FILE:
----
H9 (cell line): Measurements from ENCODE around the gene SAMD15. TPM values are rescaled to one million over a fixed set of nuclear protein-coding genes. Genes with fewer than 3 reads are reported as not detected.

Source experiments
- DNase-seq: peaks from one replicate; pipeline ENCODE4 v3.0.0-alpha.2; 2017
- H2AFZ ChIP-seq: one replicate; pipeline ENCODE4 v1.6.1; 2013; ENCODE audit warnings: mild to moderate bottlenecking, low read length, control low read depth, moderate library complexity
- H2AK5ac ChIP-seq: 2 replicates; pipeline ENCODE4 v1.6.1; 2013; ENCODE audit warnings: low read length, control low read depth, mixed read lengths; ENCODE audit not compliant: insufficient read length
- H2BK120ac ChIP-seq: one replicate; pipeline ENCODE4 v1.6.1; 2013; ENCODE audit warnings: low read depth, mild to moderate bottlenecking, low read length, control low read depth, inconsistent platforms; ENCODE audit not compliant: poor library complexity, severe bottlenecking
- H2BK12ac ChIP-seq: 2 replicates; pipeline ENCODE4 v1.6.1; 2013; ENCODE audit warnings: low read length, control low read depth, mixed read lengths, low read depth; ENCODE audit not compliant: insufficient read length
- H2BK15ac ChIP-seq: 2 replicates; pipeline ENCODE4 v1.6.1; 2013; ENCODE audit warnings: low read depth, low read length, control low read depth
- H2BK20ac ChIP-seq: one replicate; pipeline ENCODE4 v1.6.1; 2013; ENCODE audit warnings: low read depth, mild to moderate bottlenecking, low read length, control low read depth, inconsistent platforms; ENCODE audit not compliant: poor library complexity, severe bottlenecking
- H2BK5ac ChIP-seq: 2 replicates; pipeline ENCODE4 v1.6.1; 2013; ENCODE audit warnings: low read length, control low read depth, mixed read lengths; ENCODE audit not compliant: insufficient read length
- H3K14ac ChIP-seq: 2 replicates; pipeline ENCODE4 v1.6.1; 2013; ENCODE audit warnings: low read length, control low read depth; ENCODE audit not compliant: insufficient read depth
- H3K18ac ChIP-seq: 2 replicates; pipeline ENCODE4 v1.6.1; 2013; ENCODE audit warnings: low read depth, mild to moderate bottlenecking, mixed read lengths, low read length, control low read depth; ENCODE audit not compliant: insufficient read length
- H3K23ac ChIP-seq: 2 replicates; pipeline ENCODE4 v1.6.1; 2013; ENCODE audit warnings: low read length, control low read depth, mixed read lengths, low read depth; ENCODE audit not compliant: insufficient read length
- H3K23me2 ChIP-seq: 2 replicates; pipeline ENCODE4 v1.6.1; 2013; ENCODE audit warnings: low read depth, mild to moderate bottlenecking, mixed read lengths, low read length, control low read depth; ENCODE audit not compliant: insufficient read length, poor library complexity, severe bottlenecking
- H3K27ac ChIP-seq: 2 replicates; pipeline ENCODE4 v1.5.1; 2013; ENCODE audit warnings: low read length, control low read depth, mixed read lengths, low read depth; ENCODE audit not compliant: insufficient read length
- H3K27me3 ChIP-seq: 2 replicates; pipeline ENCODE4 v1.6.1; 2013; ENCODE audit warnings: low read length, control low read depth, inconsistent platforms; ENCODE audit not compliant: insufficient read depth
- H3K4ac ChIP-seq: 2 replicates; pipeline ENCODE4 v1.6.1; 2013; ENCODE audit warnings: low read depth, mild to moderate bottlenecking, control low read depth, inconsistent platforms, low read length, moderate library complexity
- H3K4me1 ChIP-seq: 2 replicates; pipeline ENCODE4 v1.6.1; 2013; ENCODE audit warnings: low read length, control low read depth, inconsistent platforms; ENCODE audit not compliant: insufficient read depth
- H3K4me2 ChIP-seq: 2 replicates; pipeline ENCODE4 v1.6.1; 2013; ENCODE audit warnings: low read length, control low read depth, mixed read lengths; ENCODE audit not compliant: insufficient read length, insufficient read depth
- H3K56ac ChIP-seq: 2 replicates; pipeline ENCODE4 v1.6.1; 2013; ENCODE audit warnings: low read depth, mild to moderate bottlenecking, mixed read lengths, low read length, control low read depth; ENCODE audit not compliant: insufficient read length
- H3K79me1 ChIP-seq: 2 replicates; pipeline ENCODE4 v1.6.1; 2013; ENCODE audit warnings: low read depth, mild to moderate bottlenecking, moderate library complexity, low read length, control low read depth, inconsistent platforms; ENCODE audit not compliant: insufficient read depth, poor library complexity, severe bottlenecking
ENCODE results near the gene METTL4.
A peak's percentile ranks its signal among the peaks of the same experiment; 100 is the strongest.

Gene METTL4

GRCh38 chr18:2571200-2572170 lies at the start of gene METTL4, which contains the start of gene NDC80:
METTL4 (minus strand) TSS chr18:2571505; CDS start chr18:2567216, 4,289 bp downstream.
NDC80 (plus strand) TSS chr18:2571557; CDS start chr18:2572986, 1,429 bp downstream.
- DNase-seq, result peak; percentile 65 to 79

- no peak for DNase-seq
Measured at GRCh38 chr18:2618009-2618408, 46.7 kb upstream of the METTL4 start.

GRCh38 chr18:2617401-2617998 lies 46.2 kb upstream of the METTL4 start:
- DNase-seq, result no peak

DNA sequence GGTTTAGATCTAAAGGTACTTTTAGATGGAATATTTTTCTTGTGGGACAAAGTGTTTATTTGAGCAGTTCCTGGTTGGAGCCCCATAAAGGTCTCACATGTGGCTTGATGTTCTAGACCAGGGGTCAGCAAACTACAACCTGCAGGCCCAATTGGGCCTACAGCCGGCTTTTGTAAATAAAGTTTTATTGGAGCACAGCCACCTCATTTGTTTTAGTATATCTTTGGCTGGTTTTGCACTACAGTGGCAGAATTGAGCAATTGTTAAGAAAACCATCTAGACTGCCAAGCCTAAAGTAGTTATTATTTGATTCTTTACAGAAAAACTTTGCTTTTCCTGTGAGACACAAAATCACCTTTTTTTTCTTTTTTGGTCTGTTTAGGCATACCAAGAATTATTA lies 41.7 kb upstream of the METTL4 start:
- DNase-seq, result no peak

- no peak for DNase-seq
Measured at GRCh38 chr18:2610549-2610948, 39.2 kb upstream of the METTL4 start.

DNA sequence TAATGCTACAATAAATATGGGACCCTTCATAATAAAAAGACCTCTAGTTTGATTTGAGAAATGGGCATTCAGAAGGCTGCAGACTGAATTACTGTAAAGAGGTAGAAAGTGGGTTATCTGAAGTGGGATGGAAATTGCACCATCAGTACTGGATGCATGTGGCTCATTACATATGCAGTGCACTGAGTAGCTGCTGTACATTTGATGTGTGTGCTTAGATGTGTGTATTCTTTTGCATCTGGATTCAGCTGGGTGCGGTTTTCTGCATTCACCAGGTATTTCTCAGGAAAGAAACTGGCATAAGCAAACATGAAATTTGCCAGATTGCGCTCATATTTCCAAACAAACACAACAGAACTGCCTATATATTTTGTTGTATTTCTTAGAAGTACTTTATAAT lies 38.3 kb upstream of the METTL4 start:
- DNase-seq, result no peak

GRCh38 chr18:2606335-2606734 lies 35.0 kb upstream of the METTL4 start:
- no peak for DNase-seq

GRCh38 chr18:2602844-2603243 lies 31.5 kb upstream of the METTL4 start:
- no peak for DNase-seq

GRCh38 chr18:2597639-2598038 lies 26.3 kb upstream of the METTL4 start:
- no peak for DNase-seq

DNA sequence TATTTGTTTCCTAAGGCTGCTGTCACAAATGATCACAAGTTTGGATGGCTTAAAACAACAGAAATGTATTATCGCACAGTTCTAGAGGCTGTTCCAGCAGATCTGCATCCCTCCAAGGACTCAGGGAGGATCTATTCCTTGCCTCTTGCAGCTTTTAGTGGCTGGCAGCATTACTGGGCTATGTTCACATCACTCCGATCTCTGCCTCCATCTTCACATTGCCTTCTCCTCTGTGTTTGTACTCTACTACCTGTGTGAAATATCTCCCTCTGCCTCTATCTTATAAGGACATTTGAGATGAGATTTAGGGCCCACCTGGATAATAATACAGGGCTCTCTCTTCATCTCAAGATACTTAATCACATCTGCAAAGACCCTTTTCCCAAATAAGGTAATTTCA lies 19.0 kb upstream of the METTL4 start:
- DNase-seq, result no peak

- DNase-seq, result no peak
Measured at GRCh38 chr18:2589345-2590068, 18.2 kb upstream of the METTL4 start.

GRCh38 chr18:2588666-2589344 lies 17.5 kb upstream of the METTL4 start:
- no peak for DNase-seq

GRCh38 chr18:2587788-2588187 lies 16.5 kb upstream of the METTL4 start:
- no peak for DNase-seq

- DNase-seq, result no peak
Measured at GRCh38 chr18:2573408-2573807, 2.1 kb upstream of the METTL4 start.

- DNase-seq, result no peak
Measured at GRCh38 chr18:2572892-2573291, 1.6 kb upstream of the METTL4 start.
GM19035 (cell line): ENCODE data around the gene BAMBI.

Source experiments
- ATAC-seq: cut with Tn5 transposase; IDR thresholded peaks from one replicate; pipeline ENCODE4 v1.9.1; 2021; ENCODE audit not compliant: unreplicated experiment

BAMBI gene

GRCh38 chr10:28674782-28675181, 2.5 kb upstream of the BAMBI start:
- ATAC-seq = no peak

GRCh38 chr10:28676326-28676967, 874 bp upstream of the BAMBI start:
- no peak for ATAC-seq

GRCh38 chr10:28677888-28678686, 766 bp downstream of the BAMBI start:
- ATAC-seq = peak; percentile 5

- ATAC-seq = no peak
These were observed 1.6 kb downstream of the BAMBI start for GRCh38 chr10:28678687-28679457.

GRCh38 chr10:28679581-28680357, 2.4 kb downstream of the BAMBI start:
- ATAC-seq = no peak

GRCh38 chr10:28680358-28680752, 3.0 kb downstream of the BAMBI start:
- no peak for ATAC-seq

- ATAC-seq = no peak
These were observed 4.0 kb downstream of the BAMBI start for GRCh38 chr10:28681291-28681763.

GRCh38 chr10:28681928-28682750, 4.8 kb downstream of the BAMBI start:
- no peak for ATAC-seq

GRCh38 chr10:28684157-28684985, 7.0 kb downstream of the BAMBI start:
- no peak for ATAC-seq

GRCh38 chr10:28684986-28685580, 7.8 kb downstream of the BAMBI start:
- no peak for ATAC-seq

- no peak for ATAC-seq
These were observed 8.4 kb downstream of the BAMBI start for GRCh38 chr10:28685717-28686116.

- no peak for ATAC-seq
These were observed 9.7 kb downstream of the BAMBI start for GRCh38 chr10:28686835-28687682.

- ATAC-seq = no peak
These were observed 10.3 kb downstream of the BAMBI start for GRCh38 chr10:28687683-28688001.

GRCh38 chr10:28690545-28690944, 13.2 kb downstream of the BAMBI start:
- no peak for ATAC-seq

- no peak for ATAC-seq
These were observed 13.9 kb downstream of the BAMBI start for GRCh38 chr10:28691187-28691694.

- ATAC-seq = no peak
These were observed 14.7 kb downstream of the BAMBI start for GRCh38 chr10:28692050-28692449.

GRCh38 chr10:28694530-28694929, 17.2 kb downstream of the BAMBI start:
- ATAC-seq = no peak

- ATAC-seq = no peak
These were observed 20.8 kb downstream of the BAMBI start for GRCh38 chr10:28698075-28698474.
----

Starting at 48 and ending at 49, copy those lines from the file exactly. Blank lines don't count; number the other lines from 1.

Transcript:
Measured at GRCh38 chr18:2589345-2590068, 18.2 kb upstream of the METTL4 start.

GRCh38 chr18:2588666-2589344 lies 17.5 kb upstream of the METTL4 start: